Conium maculatum – Related to carrots, parsley, caraway

Conium maculatum (1)Conium maculatum (2)Conium maculatum - Germany, 1910

Conium maculatum – Related to carrots, parsley, caraway

Conium maculatum – Plant related with carrots, parsley and caraway seeds. Its main weapon is the violent poison of the coniine, which causes the man to suffocate with full consciousness.

  • Deadly dose: 0,15 g (contained in 20g of the plant)
  • Death: within 2 – 3 days
  • Poison: coniine
  • Aftermath: strangulation through muscle paralysis
  • Where it grows: Europe, Africa and Asia
  • Occurrence in Poland: yes

Coniine easily penetrates the skin and respiratory system. However, the biggest danger is an easy mistake with the vegetable. At first, the poison has a stimulating effect and then starts blocking the spinal cord’s commands. In this way, muscle paralysis and strangulation occur.

History of the plant:
In ancient Greece and Rome often used during the execution. It enjoyed great popularity among the poisoners (allegedly, Socrates was executed with its help). In Europe, it appeared in the Middle Ages, and gradually disappeared during the 20th century. In the meadows and along roads, it began to grow massively in the 80’s.

Atropa belladonna – Most dangerous in Central Europe

Atropa belladonna - Botanic Garden - Leipzig, GermanyAtropa belladonna (2)Atropa belladonna (3)Atropa belladonna (4)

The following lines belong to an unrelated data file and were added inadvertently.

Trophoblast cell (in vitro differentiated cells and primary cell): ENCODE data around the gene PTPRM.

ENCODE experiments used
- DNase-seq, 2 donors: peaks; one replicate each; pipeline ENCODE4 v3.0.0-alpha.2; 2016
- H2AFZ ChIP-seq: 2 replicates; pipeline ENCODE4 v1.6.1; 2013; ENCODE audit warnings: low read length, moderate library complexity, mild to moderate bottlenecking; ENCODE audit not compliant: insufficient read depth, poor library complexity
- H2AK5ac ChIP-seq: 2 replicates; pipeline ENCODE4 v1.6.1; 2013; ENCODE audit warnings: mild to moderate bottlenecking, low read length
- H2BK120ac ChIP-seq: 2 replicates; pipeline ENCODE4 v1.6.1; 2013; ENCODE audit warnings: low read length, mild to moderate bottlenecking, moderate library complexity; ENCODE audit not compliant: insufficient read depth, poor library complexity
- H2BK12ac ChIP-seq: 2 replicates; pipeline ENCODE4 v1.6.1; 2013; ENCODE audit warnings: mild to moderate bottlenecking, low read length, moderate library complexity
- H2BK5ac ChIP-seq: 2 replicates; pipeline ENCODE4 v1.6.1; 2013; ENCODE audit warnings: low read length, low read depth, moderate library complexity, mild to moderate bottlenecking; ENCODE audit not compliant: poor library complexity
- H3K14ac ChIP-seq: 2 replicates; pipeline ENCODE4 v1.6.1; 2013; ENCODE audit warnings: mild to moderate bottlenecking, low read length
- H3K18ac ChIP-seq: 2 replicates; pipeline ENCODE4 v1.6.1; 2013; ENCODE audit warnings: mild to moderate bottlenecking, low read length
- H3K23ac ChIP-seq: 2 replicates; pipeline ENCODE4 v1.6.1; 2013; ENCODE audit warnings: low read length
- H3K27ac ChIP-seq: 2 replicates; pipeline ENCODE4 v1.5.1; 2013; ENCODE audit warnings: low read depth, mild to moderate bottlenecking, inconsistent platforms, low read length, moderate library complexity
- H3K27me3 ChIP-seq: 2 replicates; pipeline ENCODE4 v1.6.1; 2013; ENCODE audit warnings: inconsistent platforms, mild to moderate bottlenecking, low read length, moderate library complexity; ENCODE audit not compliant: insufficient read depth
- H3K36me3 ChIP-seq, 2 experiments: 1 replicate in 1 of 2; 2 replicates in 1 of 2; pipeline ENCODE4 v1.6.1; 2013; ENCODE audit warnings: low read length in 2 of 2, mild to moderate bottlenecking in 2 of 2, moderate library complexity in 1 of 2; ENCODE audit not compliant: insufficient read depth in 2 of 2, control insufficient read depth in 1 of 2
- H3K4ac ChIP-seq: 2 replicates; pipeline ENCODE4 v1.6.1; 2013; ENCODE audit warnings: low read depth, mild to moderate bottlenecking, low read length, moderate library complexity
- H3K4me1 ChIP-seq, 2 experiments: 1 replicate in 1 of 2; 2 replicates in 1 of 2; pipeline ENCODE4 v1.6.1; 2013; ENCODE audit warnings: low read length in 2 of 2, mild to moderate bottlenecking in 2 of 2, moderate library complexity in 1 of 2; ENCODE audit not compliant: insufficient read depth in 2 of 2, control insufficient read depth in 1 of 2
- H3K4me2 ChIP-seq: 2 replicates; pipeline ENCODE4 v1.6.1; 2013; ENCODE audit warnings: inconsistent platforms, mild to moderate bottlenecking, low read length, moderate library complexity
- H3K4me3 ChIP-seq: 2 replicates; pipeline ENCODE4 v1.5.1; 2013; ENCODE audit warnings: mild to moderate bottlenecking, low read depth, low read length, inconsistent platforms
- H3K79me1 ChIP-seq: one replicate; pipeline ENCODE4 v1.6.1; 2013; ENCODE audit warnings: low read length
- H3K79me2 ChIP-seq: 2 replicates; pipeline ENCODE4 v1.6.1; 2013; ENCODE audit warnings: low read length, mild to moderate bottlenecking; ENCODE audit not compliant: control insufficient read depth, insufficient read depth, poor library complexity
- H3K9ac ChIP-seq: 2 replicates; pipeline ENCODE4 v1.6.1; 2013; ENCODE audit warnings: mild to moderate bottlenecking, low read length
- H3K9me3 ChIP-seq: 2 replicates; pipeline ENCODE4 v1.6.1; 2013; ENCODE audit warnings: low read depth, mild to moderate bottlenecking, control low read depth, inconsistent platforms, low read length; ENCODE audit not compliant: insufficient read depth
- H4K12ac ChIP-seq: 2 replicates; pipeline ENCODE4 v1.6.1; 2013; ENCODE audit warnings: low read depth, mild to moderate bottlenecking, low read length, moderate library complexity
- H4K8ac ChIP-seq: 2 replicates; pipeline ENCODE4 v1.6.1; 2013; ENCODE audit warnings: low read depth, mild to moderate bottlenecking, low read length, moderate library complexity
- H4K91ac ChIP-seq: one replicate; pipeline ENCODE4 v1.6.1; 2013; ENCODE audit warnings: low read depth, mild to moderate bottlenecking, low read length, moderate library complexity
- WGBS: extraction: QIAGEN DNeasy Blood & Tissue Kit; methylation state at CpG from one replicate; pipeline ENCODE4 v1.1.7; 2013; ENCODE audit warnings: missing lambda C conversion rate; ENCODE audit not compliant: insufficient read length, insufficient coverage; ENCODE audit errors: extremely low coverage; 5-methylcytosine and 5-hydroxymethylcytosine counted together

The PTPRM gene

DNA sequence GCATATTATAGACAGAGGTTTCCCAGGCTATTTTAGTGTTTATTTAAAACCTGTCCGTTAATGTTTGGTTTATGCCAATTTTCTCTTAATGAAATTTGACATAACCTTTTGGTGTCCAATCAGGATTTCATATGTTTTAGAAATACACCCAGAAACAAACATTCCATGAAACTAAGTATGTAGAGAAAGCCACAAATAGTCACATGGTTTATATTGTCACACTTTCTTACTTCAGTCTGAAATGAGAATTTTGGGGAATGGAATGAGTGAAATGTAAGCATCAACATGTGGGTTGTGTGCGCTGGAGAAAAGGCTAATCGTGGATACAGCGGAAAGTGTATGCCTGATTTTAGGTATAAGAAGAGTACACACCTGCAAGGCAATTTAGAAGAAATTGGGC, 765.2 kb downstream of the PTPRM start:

Atropa belladonna – Most dangerous in Central Europe

Atropa belladonna – This plant is considered the most dangerous in Central Europe. Its all parts are very toxic.

  • Deadly dose: 10 – 12 fruits
  • Death: in few hours
  • Poison: atropine, hyoscyamine
  • Aftermath: nervous system and heart rate weakness, stopping breathing
  • Where it grows: most of Europe, some places in Africa and Asia
  • Occurrence in Poland: yes

The big danger lies in the fact that its shiny fruits can be easily confused with edible forest fruits. Man can poison not only through direct consumption, but also through goat’s milk or meat, if animal earlier ate it. Typical symptoms of poisoning are dilated pupils, an accelerated pulse or redness on the face. There may also be hallucinations and loss of consciousness.

History of the plant:
Atropa belladonna was a component of shampoo drinks and ointments, because after applying to the skin it caused hallucinations – a man seemed to be able to fly.
In ancient Rome, the wives of Emperor Augustus and Claudius poisoned them with a shout. Medieval women applied drops of juice to their eyes. It was to guarantee them beautiful, large eyes. In this way, they risked not only conjunctivitis and eye deterioration, but death as well. Atropine in eye tests doctors are using today.

Traditional tattoos

Traditional tattoos - Maori face tattoo

Traditional tattoos

Traditional tattoos – Tatoo in different parts of the world has a very long tradition. Tattoos have performed the ancient peoples: the Egyptians, the Greeks, the Romans, the Aztecs, Mayans, Incas. With carefully designed system of tattooing we meet in Polynesian, Maori in New Zealand, Melanesia, Micronesia and Japan.

Vesuvius remains active – Volcano near Naples

Vesuvius remains active

Vesuvius remains active – Volcano near Naples

Vesuvius remains active – Located on the west coast of Italy, near Naples. It is known mainly due to the eruption in 79 A.D. Wherein the layers of volcanic ash killed all the inhabitants of Pompeii and Herculaneum. An eruption was documented by the Roman writer and lawyer Pliny the Younger. He watched the eruption of Mount Vesuvius from the city of Misenum approx. 21 km from Pompeii and described it in his letters to Tacitus.